Computing the Fitness
A minimal amount of code is required outside of the modules. Mainly, the artificial intelligence (AI) must compute the fitness of the behavior at regular intervals and pass the information to the genetic algorithm. Because we're interested in two different behaviors, there are two fitness functions to think about.
Ideally, we don't want to test for rocket jumping directly, instead letting the evolution discover rockets as the best approach to jumping very high. (Double-jumps or jump pads could be other solutions.) Therefore, we want to assign reward for upward movement only. To prevent the animat from getting high fitness for running up stairs, upward movement is only considered when the animat is not touching the floor.
We also want to reward very high jumps more than many smaller jumps. To achieve this, the reward can be the square of the distance traveled upward. Genetic algorithms are particularly notorious for finding loopholes in fitness functions, but all these criteria seem to cover all our bases.
To rate skills at dodging incoming fire, we'll measure the distance of the player to the point of explosion. If the rocket hits the animat full on, the distance—and therefore the fitness—will be near 0. On the other hand, if the animat successfully scampers far away from the collision point, it'll get a high fitness. Because all rockets explode quickly enough, no limit is imposed upon the fitness. (Clamping the distance would remove useful information for the evolution.)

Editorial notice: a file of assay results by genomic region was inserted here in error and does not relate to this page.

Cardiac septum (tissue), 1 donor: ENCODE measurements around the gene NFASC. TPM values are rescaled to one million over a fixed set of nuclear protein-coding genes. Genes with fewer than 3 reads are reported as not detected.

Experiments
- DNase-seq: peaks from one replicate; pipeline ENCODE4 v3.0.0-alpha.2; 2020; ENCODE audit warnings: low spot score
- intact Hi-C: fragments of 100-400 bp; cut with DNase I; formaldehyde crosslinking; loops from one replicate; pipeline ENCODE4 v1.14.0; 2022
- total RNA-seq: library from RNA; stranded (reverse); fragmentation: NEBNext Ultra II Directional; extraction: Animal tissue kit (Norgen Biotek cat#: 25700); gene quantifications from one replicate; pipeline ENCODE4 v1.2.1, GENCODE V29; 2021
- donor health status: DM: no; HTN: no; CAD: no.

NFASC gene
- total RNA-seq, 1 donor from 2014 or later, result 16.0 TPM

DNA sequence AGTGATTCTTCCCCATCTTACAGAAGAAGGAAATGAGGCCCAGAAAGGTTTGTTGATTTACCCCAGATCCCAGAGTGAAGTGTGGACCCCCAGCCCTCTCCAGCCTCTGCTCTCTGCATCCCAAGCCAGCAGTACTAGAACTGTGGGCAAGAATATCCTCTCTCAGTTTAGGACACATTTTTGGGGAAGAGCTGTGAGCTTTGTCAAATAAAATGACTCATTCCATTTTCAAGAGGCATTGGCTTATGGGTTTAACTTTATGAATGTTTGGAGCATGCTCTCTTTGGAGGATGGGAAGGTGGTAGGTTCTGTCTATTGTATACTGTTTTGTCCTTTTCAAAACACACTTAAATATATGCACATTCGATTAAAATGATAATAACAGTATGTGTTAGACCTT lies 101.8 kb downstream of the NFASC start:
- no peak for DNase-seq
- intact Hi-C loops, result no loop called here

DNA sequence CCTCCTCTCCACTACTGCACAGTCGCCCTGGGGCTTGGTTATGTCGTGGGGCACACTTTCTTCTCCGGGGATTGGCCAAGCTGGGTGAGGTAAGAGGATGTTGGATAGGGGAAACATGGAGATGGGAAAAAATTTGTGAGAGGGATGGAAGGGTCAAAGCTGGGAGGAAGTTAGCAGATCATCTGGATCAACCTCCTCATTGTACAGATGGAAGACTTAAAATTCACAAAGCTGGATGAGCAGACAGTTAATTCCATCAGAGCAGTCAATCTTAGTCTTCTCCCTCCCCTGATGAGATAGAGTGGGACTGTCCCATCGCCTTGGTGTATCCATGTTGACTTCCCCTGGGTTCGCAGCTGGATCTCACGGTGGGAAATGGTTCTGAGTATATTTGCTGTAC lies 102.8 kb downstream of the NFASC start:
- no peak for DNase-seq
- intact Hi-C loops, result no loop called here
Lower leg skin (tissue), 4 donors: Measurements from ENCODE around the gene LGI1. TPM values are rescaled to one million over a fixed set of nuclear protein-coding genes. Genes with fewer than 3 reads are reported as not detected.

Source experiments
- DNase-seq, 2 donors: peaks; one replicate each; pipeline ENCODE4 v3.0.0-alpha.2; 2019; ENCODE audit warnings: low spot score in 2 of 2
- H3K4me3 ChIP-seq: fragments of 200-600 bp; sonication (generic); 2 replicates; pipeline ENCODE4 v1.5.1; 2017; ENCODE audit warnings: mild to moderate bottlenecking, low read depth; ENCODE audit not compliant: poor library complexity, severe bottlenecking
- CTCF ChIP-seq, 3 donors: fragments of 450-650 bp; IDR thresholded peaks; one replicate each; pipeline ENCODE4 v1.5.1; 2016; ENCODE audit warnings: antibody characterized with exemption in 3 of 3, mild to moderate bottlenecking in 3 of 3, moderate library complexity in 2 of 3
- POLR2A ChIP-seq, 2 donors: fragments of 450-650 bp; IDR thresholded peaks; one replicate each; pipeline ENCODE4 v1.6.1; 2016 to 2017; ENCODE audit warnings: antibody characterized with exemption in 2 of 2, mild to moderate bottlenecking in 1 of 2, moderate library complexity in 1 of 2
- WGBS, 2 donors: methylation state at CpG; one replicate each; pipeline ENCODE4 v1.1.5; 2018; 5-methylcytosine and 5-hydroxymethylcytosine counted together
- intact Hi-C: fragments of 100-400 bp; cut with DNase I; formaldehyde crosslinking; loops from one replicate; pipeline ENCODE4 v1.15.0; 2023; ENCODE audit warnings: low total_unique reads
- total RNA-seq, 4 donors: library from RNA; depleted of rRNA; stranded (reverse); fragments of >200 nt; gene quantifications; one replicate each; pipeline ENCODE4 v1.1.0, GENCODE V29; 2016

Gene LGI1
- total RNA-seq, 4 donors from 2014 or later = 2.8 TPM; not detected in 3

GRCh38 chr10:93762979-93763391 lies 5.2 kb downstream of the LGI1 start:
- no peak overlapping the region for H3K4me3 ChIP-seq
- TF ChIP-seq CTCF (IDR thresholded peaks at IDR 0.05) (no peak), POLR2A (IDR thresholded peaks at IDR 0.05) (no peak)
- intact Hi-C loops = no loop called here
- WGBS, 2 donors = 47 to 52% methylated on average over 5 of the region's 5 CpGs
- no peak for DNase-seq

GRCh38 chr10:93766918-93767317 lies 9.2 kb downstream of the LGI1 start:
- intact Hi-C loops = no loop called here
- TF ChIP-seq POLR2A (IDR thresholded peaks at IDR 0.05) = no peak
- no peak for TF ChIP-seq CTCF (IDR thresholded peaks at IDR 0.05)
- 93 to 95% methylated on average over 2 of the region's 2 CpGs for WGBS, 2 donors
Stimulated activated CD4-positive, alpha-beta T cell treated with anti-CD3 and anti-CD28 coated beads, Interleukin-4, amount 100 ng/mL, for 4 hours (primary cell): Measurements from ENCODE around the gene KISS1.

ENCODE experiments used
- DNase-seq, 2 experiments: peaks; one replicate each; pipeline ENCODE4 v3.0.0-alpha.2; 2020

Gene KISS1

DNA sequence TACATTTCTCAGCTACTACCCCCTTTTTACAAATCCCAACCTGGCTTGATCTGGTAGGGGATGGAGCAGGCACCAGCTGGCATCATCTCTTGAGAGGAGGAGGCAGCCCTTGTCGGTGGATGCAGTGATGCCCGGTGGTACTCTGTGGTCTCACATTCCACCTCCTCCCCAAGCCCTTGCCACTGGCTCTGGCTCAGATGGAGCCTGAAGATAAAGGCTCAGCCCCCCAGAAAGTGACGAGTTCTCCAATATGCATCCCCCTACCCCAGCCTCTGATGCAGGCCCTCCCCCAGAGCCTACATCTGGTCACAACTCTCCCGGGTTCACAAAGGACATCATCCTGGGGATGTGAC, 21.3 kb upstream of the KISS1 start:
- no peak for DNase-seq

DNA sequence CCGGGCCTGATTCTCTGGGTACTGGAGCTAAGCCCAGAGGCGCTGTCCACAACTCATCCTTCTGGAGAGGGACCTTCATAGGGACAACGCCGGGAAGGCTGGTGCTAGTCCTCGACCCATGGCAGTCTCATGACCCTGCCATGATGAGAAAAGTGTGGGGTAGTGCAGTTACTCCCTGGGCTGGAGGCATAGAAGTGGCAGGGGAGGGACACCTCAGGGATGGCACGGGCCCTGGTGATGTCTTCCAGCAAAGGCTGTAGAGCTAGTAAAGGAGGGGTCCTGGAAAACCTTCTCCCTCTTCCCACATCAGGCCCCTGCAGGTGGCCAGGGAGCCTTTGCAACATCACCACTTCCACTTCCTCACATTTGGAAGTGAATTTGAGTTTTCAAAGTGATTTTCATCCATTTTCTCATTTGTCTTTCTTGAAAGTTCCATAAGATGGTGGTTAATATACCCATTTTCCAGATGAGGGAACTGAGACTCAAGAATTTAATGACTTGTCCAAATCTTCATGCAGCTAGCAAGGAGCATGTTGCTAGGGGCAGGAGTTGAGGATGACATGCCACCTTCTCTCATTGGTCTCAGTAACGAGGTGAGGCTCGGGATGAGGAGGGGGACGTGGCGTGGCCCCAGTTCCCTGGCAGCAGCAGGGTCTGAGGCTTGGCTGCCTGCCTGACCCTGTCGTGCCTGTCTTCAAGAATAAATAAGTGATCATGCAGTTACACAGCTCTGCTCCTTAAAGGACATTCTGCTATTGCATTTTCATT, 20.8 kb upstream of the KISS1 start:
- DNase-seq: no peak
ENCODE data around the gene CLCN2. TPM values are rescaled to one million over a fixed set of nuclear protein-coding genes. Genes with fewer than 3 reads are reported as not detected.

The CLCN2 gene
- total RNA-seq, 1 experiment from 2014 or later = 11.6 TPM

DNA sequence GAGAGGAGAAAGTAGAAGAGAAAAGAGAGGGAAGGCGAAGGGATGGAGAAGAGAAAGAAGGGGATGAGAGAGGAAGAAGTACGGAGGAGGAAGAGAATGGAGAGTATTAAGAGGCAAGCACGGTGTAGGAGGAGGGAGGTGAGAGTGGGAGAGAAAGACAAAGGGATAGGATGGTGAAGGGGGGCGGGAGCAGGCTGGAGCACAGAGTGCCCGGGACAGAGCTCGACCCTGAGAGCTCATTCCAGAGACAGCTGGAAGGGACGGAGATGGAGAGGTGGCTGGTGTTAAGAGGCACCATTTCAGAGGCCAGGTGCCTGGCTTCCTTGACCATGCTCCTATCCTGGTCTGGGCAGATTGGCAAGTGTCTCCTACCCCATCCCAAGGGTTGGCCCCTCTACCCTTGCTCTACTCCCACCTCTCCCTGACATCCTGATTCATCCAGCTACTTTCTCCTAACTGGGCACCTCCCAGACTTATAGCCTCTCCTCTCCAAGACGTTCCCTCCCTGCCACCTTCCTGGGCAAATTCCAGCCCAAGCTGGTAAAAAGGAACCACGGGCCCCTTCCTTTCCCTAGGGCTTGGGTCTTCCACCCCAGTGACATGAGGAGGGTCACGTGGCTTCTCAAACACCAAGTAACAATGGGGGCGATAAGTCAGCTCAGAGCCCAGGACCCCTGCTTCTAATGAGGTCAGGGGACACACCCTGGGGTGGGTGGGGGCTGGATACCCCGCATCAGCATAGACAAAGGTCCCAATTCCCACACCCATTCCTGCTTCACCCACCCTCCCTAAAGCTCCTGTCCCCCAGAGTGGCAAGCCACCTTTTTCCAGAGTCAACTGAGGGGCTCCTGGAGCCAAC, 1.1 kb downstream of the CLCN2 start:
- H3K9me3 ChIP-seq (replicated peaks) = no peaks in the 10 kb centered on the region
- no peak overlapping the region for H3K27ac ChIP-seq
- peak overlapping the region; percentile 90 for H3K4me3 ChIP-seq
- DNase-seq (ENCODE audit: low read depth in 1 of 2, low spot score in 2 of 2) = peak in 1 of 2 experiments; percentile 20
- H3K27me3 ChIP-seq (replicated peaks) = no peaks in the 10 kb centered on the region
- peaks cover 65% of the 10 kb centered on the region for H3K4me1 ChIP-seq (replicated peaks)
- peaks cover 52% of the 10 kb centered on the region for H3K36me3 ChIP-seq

To prevent the animat from getting high fitness for standing still (but far away), the AI monitors the difference in distance. This is like measuring the average velocity away from the point of impact. This will only be measured at the start and end of the sequence (called when a rocket is fired).
Although these hints to the genetic algorithm indicate that distance is important, the AI also needs to measure a crucial factor: damage. Any damage taken will be subtracted from the animat's fitness (decreasing the estimate of the capability to dodge fire).
In the unlikely event that these two fitness components fail to guide the evolution to desirable avoidance behaviors, a more continuous reward feedback can be used (instead of the fitness computed at the end of the sequence). Any movement away from the closest point of contact is rewarded, measured with time as the fourth dimension. So we're finding the closest 3D point given 4D trajectories in time and 3D space. Any movement away from that point results in positive fitness.